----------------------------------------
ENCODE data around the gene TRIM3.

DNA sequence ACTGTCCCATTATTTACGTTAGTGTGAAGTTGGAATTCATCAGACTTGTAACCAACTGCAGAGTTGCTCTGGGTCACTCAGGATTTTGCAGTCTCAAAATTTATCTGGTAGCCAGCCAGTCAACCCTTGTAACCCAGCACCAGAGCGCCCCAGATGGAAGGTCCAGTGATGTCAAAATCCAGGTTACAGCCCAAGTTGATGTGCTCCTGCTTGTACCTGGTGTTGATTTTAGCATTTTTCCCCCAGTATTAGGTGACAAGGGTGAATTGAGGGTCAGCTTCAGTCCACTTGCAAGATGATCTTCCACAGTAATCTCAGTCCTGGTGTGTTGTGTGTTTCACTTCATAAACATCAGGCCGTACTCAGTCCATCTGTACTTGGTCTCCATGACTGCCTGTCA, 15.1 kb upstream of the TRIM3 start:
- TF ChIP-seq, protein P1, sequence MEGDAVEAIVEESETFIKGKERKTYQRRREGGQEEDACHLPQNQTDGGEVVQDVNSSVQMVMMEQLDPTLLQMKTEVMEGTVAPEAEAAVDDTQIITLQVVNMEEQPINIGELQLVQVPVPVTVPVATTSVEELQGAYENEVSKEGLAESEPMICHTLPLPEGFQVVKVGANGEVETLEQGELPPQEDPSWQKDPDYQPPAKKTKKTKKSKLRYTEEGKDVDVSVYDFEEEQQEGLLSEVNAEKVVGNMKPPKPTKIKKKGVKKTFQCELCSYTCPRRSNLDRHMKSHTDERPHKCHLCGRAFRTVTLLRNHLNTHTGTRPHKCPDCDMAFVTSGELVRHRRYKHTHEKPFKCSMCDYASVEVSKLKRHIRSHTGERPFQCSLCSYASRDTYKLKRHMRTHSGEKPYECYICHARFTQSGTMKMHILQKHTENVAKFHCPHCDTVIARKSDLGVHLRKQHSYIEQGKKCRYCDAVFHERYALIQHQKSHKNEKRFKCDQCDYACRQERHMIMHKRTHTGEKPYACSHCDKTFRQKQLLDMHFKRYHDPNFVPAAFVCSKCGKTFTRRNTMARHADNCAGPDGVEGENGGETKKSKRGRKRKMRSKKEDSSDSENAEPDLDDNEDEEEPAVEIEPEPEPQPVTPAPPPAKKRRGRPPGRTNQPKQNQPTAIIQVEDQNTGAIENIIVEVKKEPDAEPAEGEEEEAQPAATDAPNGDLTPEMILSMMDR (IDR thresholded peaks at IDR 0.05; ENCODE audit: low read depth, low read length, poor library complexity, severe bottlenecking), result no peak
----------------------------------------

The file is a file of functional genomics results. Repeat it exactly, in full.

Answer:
ENCODE data around the gene TRIM3.

DNA sequence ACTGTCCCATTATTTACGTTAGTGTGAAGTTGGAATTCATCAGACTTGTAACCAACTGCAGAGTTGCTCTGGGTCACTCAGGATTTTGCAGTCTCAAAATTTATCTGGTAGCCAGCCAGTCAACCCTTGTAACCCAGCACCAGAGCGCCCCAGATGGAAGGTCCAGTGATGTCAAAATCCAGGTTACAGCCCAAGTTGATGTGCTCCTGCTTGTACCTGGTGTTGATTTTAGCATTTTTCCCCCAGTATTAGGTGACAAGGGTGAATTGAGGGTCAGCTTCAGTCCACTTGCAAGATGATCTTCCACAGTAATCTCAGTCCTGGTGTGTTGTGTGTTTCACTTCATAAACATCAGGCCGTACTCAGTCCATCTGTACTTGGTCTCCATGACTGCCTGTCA, 15.1 kb upstream of the TRIM3 start:
- TF ChIP-seq, protein P1, sequence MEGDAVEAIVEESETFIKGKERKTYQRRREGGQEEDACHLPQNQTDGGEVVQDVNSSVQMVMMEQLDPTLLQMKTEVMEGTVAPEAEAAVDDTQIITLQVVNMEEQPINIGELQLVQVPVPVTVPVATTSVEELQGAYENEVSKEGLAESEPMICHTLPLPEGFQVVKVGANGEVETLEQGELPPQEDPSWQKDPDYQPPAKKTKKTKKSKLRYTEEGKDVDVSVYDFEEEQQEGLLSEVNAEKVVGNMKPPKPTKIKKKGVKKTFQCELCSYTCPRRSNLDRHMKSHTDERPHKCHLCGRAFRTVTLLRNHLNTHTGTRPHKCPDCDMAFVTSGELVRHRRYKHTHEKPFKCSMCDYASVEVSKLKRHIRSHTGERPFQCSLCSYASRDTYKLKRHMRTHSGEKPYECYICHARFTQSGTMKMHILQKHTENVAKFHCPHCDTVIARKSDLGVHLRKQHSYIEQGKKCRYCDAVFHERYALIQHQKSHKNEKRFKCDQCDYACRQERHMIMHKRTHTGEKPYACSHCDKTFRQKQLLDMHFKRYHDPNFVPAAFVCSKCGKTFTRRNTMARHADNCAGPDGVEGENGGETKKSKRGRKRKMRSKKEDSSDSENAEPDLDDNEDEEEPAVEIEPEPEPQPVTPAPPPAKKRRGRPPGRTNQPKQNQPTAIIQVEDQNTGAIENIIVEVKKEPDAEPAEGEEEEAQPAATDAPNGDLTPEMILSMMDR (IDR thresholded peaks at IDR 0.05; ENCODE audit: low read depth, low read length, poor library complexity, severe bottlenecking), result no peak